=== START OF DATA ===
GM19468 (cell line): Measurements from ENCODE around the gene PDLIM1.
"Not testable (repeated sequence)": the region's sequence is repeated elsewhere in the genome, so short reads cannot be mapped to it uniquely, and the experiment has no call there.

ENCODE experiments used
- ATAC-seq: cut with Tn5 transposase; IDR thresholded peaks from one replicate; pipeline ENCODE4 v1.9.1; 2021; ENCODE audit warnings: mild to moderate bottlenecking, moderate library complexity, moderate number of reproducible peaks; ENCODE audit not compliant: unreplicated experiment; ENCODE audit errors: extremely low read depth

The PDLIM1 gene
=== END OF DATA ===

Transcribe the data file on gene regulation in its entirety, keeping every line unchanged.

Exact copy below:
GM19468 (cell line): Measurements from ENCODE around the gene PDLIM1.
"Not testable (repeated sequence)": the region's sequence is repeated elsewhere in the genome, so short reads cannot be mapped to it uniquely, and the experiment has no call there.

ENCODE experiments used
- ATAC-seq: cut with Tn5 transposase; IDR thresholded peaks from one replicate; pipeline ENCODE4 v1.9.1; 2021; ENCODE audit warnings: mild to moderate bottlenecking, moderate library complexity, moderate number of reproducible peaks; ENCODE audit not compliant: unreplicated experiment; ENCODE audit errors: extremely low read depth

The PDLIM1 gene